Apparently some local councils can’t issue parking tickets because of a legal loophole!
You might be one of the lucky drivers who could risk parking and possibly not be handed a ticket but only if you live in one of the 20 or more areas in the UK where local authorities can’t issue parking tickets due to a legal loophole.
These specific areas have no Civil Parking Enforcement (CPE) powers given to them by the UK Government, so they have no council traffic wardens out on the streets handing out tickets.
As a result, it’s the police forces in these areas who have the responsibility of issuing penalty notices but as is the case with many boroughs and districts up and down the country, resources are redirected into catching criminals.
The problem is particularly acute in Suffolk, as six out of the seven local councils in the area have no CPE powers.
Some drivers have caused large traffic problems in villages and towns because they’ve chosen to park on double yellow lines or in restricted parking spaces.
Of the 327 local authorities in England, 21 as yet have still not been granted CPE control.
The 21 local authorities with no CPE powers still are; Babergh, Cherwell, East Cambridgeshire, Fenland, Forest Heath, Gosport, Halton, Huntingdonshire, Isles of Scilly, Kettering, Mid Suffolk, North Warwickshire, Rother, South Cambridgeshire, South Oxfordshire, St Edmundsbury, Suffolk Coastal, Telford and Wrekin, Vale of Whitehorse, Waveney and Wealden.
Since January last year, Suffolk County Council has been lobbying the DfT to receive CPE control but so far no authorisation has been granted.
Civil Parking Enforcement (CPE) was introduced back in 2004 and so far 93% councils in England have chosen to adopt the powers.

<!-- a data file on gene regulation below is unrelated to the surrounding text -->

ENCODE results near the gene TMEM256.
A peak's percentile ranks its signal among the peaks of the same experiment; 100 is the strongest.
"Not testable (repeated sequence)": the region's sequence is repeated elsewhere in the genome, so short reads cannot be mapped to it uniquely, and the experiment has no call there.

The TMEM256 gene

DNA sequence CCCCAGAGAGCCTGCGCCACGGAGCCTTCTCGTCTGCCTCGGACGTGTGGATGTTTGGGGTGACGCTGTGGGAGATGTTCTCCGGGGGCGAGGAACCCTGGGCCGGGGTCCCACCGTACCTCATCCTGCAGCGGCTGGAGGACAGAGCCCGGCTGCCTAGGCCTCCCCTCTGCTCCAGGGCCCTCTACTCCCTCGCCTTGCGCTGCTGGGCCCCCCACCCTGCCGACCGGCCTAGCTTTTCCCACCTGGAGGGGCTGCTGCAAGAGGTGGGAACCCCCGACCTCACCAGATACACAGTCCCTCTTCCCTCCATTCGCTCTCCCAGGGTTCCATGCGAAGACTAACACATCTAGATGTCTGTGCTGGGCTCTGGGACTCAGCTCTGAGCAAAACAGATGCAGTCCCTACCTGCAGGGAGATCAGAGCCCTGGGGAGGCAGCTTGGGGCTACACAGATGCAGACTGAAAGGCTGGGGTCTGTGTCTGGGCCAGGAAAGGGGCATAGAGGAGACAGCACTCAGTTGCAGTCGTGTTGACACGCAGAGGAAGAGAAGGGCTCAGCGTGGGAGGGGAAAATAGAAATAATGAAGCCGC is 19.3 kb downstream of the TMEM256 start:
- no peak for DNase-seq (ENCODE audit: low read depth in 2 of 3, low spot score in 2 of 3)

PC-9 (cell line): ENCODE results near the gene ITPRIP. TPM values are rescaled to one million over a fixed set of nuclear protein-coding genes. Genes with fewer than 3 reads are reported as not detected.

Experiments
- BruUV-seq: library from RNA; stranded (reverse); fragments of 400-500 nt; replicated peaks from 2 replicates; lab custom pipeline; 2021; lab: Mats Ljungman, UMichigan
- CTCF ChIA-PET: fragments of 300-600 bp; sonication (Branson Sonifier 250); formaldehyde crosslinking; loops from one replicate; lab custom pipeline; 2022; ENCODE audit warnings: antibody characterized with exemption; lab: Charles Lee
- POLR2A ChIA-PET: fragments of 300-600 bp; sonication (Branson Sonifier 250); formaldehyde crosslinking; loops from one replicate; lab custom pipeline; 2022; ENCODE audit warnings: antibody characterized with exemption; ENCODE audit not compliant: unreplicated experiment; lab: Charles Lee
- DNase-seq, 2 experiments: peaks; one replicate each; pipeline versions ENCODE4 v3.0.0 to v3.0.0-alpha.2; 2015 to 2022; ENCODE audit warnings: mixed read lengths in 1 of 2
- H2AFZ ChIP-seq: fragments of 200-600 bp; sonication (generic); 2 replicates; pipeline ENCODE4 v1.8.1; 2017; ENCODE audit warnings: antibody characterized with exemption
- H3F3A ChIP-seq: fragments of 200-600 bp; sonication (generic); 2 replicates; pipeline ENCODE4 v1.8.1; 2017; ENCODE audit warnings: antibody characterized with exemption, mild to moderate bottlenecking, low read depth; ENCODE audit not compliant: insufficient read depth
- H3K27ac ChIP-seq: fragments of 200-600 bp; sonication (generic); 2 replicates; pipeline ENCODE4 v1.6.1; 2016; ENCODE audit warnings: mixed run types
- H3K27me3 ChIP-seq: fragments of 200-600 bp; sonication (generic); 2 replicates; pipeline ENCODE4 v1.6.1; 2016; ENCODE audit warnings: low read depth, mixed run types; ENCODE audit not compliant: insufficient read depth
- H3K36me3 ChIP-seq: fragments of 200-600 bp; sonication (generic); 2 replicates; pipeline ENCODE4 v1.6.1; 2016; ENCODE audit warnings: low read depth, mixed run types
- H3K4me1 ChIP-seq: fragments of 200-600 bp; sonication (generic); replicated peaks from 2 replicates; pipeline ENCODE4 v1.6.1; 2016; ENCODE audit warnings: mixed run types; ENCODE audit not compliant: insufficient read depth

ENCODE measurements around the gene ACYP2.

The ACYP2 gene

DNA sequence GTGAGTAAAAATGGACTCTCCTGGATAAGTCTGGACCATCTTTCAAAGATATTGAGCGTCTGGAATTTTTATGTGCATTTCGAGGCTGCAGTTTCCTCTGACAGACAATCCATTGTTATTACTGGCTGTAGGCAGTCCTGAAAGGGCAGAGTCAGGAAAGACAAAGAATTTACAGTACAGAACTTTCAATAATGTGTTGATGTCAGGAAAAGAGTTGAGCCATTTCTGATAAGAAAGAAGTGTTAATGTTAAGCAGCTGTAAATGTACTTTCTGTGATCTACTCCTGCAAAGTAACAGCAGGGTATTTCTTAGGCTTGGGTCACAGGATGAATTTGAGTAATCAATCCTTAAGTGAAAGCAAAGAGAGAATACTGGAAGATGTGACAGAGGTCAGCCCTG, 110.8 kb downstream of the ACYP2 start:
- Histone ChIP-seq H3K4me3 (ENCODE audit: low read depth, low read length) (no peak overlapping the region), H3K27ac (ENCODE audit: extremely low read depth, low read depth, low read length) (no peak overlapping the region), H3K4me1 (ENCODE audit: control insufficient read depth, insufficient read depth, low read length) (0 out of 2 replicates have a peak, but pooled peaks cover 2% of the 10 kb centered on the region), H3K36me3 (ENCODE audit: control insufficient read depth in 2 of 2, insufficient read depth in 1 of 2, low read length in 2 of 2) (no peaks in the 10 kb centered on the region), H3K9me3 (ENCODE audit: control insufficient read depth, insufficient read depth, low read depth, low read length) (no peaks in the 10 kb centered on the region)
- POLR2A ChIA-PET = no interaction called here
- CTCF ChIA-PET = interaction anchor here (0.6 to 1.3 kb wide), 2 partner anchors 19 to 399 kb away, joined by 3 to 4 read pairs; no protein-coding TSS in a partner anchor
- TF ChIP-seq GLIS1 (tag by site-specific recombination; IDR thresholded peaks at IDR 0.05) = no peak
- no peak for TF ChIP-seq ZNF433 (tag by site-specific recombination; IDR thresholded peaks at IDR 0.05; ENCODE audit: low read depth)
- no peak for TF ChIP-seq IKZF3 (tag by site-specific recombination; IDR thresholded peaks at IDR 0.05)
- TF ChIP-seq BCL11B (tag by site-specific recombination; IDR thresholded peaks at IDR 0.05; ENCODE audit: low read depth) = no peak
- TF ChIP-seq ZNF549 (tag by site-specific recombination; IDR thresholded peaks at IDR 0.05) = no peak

Back in 2005, Suffolk’s county town Ipswich began on-street CPE, however the other six borough councils did not take up the powers.
Over the past 14 years, locals have only really been at risk of council tickets in ‘resident only’ areas and car parks, with locals saying it’s simply ‘safer’ to park on double yellow lines or pavements rather than in a car park with no ticket.
According to one resident from Newmarket who’s never received a ticket, everybody just parks wherever they want at any time, as the police are much too busy dealing with more serious crimes.
Figures from the police have shown that in 2016/17 only 3,854 Penalty Charge Notices (PCNs) were handed out in Suffolk – all the money from the tickets went straight to the treasury.
When councils do finally take control, some councillors believe the number of motorists issued with a ticket will increase by 1,000% to 36,000.
Until such powers have been granted, Suffolk Police have said their officers will continue to enforce on-street parking – the money they collect goes to HM Treasury.
“We understand the importance of parking enforcement to local communities and are working closely with local authorities in Suffolk to minimise delays to their application,” said a spokesman for the Department for Transport.
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